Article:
May 18, 2007
The Big Trip 2006, Part XV: From Seattle to Mount Vernon and Whidbey Island
Once every year or so, when finances and schedules permit, your editor and a couple of his similarly-obsessed radio pals get together to spend a week or so exploring a corner of our great nation, packing our schedules as full as possible to visit as many interesting broadcast facilities as we can.
And then, a few months later, once we've caught our breath (and some much-needed sleep), we share it all with you here on Tower Site of the Week (and in audio form over on Tophour.com) in a feature we call "The Big Trip."
The 2006 version of the Big Trip began and ended in Seattle, and along the way took us as far south as Eugene, Oregon and as far east as Coeur d'Alene, Idaho.
Day Ten - Saturday, September 30
For the first time in our trip, the day dawns cloudy and stays that way - but that's OK, since much of our day's agenda is indoors, and a lot of it isn't even directly radio-related.
But even a day without a lot of radio on a Big Trip still includes quite a bit of radio. In this case, our first stop is on Mercer Island, the ritzy suburban community along I-90 between Bellevue and Seattle that's home to one of the most prominent Class D noncommercial FM stations in the country right now.
Operating at 104.5, KMIH (known on-air as "X104.5," for whatever reason) has been at the center of a fight to stay alive, now that KMCQ from The Dalles is moving into the market on its frequency. After enlisting support that ranged all the way up to Senator Maria Cantwell, KMIH managed to work out a three-way deal that will move it to 88.9, relocate KASB (89.3 Bellevue) to 89.9, and allow KMCQ to come into the market from a new city of license of Covington, Washington.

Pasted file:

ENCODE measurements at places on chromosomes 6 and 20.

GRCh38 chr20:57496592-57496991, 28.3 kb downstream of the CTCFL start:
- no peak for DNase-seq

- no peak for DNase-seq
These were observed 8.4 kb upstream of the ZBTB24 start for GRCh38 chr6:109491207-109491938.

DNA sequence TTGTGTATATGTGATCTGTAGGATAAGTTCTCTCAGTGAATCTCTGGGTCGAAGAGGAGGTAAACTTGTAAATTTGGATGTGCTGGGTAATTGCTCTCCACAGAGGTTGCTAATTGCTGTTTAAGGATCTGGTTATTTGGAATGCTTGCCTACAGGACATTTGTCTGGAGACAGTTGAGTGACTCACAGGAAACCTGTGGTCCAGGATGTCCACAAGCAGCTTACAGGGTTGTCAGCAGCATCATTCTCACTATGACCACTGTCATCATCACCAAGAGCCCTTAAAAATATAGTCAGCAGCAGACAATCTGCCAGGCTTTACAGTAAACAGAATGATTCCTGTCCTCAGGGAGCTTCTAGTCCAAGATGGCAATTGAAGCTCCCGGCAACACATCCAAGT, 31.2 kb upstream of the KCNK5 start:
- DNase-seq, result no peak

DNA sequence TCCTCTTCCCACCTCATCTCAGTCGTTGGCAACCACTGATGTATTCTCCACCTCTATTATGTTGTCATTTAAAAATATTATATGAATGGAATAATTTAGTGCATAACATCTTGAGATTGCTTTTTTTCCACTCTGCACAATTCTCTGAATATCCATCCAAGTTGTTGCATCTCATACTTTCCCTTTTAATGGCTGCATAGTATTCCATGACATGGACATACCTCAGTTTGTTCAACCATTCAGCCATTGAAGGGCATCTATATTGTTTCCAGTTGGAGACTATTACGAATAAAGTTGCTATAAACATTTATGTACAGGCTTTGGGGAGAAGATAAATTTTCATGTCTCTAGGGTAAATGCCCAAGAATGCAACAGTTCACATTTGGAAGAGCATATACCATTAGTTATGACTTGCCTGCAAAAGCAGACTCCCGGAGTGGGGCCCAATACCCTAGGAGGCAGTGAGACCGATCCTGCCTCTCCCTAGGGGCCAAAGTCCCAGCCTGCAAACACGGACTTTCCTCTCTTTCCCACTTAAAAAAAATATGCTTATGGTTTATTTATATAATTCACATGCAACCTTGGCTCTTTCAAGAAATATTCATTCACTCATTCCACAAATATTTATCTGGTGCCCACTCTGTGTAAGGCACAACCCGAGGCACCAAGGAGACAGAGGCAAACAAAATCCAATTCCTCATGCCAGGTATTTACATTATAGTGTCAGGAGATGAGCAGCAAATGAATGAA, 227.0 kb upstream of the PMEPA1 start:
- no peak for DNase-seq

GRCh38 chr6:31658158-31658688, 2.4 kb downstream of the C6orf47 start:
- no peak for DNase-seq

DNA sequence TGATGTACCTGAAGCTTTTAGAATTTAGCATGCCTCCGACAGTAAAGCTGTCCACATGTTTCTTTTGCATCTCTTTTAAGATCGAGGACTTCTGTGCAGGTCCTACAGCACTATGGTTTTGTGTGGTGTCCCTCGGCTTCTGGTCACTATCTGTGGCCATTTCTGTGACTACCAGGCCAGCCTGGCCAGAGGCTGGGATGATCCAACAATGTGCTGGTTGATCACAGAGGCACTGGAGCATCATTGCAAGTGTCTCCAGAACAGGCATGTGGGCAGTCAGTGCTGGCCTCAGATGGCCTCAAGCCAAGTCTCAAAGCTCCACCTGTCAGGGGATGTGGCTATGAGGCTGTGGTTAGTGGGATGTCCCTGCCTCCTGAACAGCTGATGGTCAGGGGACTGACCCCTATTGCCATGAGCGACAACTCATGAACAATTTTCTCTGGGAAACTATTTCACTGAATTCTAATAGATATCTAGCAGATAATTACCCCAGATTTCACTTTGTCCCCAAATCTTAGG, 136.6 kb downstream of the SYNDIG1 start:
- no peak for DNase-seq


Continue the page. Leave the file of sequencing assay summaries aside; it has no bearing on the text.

From Mercer Island, we continue west to the very end of I-90 (which has been extended at both ends, especially the Boston end, since we last did the "west end of I-90" bit in 1999), heading for the west shore of Elliot Bay and another unusual radio sight: the rusted-out old freighter that's serving as the temporary home of KKOL (1300 Seattle).
The Salem talker lost its old site at the Port of Seattle in 2002, and while it searched for a new location, local engineer Jim Dalke found a unique way to keep the station on the air, installing a Valcom whip antenna on the bow of the boat and putting a 1000-watt transmitter in a container on the deck of the vessel, renamed the "Coast Angel" for the purpose.
Not long after our visit, KKOL would move from the "Coast Angel" to its new site near the Port of Tacoma, which we showed you way back in the very first installment of the Big Trip series, and would end up with a whole new set of troubles, which you'll read about shortly in Radio World.
For us, though, it's time to take a short break after nine solid days of radio, with a tour of the new Seattle Public Library building and a Rangers-Mariners matchup at Safeco Field, where the roof is closed and the game is meaningless, since both teams are already out of contention for the post-season. No matter: any baseball game's a good baseball game, and the home team wins in the end. (And it's not even a total break from radio: our walk from the parking lot to the ballpark is enlivened by a pseudo-homemade flyer we spot on a phone pole, advertising "FOUND! Progressive Talk, AM 1090," complete with little tear-off tags promoting KPTK, the city's liberal talker.
The Mariners game ends in near-record time, leaving us with a few more hours of daylight and no definite plans for how to use it.
So we start out by heading northeast to Seattle's Capitol Hill neighborhood, where a cluster of three TV towers sits in close proximity at the corner of 18th Ave. E. and Madison Street.
Public TV KCTS (Channel 9) was the first station here, and its tower at the southwest corner is now home to channel 9, KCTS-DT 41 (the first PBS station to broadcast in HD, or so it claims), the University of Washington's KUOW-FM (94.9) and its sister station KEXP (90.3).
Across 18th Avenue sits KMYQ (Channel 22/DT 25), now a My Network outlet that's a sister station to Fox affiliate KCPQ (Channel 13). It signed on in 1985 as indie KTZZ, and was later the WB outlet as KTWB.
The former UPN affiliate (with two stops along the way as a CBS outlet), KSTW (Channel 11/DT 36) is just south of KCTS on the west side of 18th, at a tower it built in 1979 when it moved its transmitter north from Tacoma; its transmitter building fronts on Madison, right next door to the KCTS building.
And with those three towers fully examined, we still have a few hours left, so we jump on I-5 north to take in a few more little markets north of Seattle to finish off our trip.